Hem What medications can I take, and what can I eat while breastfeeding

What medications can I take, and what can I eat while breastfeeding

You can eat and drink whatever you want when breastfeeding

This post is also available in: Svenska

There is a lot of information online about what breastfeeding mothers are allowed to eat, drink, and what medications they can take. So which resources can mothers trust? This post will provide breastfeeding mothers with reliable resources to refer to with regards to food, drinks and medications that will not harm mother and child.

Information leaflets are from pharmaceutical companies

Every country has its own source of drug information that healthcare professionals, and sometimes even the public, can access. In Australia, health professionals refer to the Australian Medicines Handbook and the public can refer to healthdirect.gov.au. Professionals (and the public) in Sweden use FASS as a source of medication information, while the UK and USA use medicines.org.uk/emc and medlineplus.gov respectively.

Health professionals refer to these resources daily to search for dosages, side effects and warnings about medications.

One might think that the information is written by a group of experts who have reviewed literature about the medications. But, this is not actually the case. The texts on individual medications are written by the pharmaceutical companies themselves. Certainly, the information is required to be correct, but it is unclear to me how this is checked. Does anyone know?

It seems to me that the pharmaceutical companies advise against breastfeeding more than one should expect. Maybe they don’t want to risk being held responsible for adverse effects.

But this doesn’t seem fair to breastfeeding women. I know that an advice to refrain from or stop breastfeeding can have major negative consequences for a woman who wants to breastfeed her child. Breastfeeding and breastfeeding duration are a private matter. If one is to intervene with advice to interrupt or pause breastfeeding, then they should be thorough with their research.

It is also ethically wrong to not treat mothers with medications they need, because you do not have the ‘energy’ to find out what there is to know about the specific drug and breastfeeding.

Resources specifically about medications and breastfeeding

Thank goodness there are other sources!!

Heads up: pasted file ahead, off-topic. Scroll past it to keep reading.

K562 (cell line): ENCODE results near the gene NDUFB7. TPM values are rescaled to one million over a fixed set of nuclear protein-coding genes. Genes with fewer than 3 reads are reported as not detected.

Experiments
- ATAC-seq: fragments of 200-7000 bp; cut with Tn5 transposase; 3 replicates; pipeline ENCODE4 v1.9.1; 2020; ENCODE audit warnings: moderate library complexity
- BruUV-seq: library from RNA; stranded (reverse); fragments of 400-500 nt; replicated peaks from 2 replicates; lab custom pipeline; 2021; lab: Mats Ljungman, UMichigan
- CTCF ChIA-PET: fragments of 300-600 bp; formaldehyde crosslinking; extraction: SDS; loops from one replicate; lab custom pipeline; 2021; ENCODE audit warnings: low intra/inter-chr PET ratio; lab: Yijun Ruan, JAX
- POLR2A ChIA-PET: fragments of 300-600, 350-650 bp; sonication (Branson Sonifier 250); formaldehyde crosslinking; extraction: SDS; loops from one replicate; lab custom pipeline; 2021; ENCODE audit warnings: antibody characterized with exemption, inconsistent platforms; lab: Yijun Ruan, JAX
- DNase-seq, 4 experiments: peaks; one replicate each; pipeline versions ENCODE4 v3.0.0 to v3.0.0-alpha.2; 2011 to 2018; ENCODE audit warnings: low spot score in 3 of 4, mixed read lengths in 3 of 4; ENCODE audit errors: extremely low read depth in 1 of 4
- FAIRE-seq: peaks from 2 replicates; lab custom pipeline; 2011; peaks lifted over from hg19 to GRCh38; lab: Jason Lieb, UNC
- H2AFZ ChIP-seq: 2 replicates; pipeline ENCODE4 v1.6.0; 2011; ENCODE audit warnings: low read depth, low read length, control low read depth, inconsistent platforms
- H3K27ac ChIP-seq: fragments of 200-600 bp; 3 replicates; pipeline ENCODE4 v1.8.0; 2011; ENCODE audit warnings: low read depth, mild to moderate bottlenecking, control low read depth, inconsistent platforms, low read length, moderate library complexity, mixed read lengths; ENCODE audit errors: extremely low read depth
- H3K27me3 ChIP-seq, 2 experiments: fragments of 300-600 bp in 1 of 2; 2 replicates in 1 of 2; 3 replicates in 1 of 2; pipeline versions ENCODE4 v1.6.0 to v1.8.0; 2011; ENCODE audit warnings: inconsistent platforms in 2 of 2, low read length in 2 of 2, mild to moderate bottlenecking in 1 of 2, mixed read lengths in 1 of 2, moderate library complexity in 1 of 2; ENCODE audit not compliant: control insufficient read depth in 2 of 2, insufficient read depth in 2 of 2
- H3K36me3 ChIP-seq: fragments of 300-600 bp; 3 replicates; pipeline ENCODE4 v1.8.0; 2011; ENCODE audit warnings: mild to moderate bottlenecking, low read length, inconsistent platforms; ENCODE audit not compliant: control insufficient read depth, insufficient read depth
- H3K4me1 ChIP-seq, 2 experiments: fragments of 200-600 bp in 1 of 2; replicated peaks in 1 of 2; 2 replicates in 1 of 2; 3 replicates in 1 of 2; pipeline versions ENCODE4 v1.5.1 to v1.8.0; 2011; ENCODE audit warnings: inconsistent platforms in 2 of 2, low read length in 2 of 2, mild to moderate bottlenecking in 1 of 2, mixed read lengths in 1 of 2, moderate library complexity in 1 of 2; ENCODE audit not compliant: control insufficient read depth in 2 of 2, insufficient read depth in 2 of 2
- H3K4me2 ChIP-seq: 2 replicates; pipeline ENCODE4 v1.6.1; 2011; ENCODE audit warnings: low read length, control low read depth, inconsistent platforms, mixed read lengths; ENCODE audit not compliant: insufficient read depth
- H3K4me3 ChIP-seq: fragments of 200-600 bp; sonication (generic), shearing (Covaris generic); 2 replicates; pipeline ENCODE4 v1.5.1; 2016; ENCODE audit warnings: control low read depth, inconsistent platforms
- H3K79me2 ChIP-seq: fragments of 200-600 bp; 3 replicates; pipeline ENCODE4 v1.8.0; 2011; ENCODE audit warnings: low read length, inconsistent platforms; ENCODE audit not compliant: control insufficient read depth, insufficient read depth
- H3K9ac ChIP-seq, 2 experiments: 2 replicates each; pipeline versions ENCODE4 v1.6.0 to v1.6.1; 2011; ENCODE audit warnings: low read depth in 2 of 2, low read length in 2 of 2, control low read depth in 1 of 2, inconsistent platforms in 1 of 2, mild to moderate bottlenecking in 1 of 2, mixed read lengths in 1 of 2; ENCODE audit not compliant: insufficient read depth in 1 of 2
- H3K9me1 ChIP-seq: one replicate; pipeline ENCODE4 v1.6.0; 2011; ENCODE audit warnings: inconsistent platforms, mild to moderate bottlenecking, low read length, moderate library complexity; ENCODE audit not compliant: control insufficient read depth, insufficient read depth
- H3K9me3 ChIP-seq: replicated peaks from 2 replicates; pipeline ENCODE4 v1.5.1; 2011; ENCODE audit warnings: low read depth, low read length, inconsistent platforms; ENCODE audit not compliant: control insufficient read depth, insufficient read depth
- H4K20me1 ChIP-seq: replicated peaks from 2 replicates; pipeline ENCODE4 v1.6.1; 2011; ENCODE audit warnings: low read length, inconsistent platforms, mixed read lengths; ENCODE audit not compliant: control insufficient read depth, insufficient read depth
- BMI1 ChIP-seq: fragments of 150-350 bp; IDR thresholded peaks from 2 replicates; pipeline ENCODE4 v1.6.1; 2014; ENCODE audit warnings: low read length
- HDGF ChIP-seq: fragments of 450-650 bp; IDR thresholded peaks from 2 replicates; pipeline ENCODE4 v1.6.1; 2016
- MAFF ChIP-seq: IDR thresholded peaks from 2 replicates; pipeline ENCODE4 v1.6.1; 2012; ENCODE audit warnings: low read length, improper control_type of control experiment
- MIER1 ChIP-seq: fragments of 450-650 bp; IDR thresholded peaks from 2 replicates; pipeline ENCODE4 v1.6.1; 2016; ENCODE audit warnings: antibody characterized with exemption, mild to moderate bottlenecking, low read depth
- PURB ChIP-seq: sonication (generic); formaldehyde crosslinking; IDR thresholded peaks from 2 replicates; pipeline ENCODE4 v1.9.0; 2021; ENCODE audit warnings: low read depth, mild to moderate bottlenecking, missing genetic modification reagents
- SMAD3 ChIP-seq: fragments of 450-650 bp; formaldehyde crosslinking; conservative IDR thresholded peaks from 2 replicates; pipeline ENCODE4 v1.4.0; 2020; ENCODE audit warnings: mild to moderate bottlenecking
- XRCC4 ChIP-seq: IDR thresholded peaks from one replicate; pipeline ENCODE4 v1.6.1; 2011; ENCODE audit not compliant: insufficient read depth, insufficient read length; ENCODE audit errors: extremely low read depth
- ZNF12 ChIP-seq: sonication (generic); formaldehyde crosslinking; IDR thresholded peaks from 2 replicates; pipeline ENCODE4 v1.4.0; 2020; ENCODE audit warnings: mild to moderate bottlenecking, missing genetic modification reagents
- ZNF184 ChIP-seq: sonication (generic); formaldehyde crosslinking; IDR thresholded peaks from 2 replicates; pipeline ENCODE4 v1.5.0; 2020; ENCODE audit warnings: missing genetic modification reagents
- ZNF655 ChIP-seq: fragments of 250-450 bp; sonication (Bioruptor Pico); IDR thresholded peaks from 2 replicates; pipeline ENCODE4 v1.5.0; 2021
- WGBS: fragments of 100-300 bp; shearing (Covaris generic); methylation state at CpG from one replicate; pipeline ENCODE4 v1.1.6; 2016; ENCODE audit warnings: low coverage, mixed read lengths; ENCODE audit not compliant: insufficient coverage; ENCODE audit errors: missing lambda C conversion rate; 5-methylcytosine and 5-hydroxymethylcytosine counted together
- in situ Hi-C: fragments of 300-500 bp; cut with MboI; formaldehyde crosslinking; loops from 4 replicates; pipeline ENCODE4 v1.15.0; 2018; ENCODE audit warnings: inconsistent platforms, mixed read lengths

Stockholm County Medicines Committee has put together a free decision support about medications and breastfeeding for everyone to read at janusinfo.se. In the UK, there is the Breastfeeding Network. In Australia, there are plenty of resources available at the Australian Breastfeeding Association.

How amazing is that?! These websites can help you with the following:

1. Does the drug pass into breast milk and if so, how much? In other words, what dose of medications does the baby ingest when breastfeeding.

2. Is there reason to suspect that the child is having side effects from the medicine and if so, which side effects?

3. Are there any publications about the side effects among breast-fed babies whose mothers have been given this medication?

Sometimes you’ll find that the sources don’t know if the drug passes into breast milk, or if it does, it’s not known how much is passed through. This is when it’s important to use your common sense. For me as a pediatrician who has extensive experience treating infants, it is sometimes obvious. If it is a drug we treat infants with, without seeing much or any serious side effects, then the baby is able to drink the breast milk with the drug at a lower dose. If it’s a drug we avoid giving babies due to known side effects, and if we also cannot find out how much of the drug passes into breast milk, well then, we don’t recommend breastfeeding while taking the medications.

Doctors can call pediatricians to ask!

As a pediatrician on call, I regularly receive phone calls from other medical colleagues about whether breastfeeding can continue with certain medications. Or how long a mother needs to pump and discard breast milk after taking a medication, as to not harm the baby.

For those medical colleagues reading this, you will not find the answer to your question at the aforementioned websites . Call the pediatric emergency department at your local hospital and ask for advice. Also, obstetricians often know more about drug choice and recommendations for newborns due to their experiences treating pregnant mothers.

There are no specific diets for breastfeeding mothers

Great news! There are no specific diets for breastfeeding mothers. However, women are encouraged to maintain a health balanced diet. Apart from limiting oily fish, breastfeeding women do not need to avoid certain foods. Caffeine and alcohol are also OK within limits. Speak to your health professional for more information.

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